Construction methods
Here is the secret used to obtain tetra and pentamagic squares, the ViricelBoyer method for computing your own multimagic squares:

Col 0 
Col 1 
Col 2 
… 
Col i 
… 
Li 0 
0 = (0,0) 
N1 = (a,b) 
2@(a,b) 
… 
i@(a,b) 
… 
Li 1 
N2 = (c,d) 
(a,b) & (c,d) 
2@(a,b) & (c,d) 
… 
i@(a,b) & (c,d) 
… 
… 
… 
… 
… 
… 
… 
… 
Li j 
j@(c,d) 
(a,b) & j@(c,d) 
2@(a,b) & j@(c,d) 
… 
i@(a,b) & j@(c,d) 
… 
… 
… 
… 
… 
… 
… 
… 
The (a,b) notations indicates a number decomposed in base n (n being the square order).
Now take the example of our tetramagic square. See its top left corner:
0 
139938 
140551 
1957 
N1 = 139938 = 273*512(square order) + 162 So
(a,b) = (273,162)
N2 = 140551 = 274*512(square order) + 263 So (c,d) = (274,263)
We do not know the true rules which permit us to know if a pair N1 and N2 will generate a multimagic square. But you will find pairs, other than 139938/140551, which also give 512thorder tetramagic squares: the smallest are 535/1103, 535/1145, and so on...
What we call here the numeral addition « & » is well known by software developers : it is the EXCLUSIVE OR
& 
0 
1 
0 
0 
1 
1 
1 
0 
139938 = 100010001010100010
(in base 2)
140551 = 100010010100000111
(in base 2)
139938 & 140551
= 000000011110100101 (in base 2) = 1957 (in base 10).
And 1957 is really the number that we find in the tetramagic square seen above, under the 139938 number.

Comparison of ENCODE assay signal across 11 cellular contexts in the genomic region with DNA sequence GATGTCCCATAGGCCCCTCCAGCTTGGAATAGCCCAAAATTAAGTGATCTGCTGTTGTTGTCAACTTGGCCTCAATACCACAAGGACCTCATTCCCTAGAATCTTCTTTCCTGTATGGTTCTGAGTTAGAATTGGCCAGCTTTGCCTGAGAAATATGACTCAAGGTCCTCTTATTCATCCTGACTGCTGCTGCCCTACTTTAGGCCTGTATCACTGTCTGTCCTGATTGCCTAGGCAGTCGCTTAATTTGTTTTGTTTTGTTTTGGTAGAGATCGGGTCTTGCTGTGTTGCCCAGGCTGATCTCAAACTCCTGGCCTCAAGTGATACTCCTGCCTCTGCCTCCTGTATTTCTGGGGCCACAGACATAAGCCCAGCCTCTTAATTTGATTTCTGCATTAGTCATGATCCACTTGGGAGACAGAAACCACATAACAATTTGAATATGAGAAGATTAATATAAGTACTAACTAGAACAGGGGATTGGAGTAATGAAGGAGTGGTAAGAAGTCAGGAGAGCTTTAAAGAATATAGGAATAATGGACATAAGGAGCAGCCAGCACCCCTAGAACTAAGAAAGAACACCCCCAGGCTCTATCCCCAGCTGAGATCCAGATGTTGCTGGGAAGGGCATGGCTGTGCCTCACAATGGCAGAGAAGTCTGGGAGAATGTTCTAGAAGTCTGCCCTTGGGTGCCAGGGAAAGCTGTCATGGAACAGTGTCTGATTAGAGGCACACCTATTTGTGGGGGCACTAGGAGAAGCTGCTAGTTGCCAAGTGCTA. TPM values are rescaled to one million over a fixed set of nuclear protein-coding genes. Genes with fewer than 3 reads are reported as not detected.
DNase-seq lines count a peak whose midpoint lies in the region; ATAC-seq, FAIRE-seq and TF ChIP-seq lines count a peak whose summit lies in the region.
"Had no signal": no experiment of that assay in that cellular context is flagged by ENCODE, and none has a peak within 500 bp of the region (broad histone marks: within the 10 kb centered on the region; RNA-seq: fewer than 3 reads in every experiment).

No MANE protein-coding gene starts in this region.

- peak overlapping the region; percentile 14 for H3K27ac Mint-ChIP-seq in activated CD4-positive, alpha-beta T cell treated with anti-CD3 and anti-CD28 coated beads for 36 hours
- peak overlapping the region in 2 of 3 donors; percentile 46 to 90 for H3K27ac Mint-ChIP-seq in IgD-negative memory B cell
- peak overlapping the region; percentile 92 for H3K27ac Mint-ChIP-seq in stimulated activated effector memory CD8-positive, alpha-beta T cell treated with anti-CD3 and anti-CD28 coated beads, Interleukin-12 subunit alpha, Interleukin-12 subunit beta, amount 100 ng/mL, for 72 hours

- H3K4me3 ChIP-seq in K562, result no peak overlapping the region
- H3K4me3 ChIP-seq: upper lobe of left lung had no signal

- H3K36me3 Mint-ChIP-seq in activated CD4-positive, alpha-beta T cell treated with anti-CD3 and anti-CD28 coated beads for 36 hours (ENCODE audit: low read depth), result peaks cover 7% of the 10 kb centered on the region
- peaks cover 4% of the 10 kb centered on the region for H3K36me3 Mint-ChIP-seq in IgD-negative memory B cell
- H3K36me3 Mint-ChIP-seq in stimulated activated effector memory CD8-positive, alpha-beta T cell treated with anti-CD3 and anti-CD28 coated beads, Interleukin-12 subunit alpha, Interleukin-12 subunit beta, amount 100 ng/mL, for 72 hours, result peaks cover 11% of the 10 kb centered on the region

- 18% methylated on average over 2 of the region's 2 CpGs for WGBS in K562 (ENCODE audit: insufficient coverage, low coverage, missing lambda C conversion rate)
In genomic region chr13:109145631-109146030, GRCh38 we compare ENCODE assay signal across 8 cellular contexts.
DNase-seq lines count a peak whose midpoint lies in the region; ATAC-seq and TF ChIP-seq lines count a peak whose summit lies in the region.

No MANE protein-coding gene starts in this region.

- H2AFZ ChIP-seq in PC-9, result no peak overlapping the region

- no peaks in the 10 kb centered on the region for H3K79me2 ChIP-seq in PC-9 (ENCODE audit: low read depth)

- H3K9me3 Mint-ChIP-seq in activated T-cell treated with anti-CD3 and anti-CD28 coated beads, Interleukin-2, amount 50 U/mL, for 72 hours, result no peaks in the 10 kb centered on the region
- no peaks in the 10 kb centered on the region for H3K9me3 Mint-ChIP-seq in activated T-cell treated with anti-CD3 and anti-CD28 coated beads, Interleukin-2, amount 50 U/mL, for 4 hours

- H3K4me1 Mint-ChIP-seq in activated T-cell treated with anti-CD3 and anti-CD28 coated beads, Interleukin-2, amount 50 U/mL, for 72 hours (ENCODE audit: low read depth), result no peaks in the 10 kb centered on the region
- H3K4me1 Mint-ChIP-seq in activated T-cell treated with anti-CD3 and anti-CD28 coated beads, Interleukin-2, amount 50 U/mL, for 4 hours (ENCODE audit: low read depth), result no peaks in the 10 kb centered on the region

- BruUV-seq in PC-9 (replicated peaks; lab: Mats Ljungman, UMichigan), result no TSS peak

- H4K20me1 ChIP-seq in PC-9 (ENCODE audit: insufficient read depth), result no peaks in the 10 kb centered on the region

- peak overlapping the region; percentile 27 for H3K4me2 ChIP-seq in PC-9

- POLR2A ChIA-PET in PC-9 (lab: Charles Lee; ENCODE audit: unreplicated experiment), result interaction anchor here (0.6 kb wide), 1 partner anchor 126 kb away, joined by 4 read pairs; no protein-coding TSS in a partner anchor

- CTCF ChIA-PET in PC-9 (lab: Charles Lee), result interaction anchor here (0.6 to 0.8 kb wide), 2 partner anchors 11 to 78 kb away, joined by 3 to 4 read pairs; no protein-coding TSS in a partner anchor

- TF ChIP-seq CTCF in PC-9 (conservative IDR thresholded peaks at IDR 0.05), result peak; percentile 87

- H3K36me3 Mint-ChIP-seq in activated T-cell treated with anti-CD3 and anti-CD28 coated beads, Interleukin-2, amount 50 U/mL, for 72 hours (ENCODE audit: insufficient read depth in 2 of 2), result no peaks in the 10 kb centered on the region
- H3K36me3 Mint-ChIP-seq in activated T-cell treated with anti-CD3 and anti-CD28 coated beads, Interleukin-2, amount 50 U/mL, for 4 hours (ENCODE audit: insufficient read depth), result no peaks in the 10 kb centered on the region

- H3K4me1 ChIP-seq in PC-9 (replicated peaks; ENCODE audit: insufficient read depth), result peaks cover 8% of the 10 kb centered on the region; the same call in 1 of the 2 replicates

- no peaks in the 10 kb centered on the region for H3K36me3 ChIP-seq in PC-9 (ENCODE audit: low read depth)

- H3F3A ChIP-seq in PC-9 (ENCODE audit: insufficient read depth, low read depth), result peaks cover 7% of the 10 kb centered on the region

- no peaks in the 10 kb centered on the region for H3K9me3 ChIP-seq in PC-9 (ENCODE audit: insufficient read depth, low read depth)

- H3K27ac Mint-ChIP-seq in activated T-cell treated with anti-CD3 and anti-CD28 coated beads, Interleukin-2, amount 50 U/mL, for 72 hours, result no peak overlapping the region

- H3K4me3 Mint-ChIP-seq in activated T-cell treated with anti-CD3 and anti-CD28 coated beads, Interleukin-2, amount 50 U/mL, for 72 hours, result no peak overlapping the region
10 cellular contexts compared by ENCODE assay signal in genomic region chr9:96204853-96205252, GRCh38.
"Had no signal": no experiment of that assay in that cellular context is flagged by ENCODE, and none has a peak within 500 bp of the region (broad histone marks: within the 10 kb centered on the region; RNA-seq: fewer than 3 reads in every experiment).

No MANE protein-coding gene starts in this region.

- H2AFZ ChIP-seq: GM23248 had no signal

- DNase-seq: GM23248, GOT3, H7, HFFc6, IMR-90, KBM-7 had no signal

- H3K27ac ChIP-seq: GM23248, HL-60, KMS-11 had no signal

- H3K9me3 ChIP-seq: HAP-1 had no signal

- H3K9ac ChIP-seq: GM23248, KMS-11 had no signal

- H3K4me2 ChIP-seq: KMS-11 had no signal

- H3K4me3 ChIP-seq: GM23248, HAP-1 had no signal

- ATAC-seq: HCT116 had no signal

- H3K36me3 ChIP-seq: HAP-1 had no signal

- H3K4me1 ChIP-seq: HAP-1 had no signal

We will now compute the penultimate cell of the row 0 of our tetramagic square.
It is equal to 510@(273,162). We will start by computing 510@273:
510 = 111111110
(in base 2)
273 = 100010001
(in base 2)
The numeral multiplication is computed like the classical multiplication that we learn at school, except that the final addition is not done normally, but instead by numeral addition (so binary « exclusive or » ). It gives:
111111110
@ 100010001
111111110
& 111111110
& 111111110
= 011110000000011110
In order to conclude the multiplication and so that the number remains the same size as its two operands (lower than 512, so 9 bits coded), we carry out a supplemental numeral additon of the left and right parts of the result, like this:
011110000
& 000011110
= 011101110
So, the result of 510@273 is 11101110 in base 2, equal to 238 in our good old base 10. When, by the same method, we compute 510@162, we find 349.
So, the result of 510@(273,162) is (238,349) = 238*512 + 349 = 122205.
Have a look at the top right corner of our tetramagic square. We recognize this number in the penultimate cell of the row 0:
122205 
262143 
260186 
121592 
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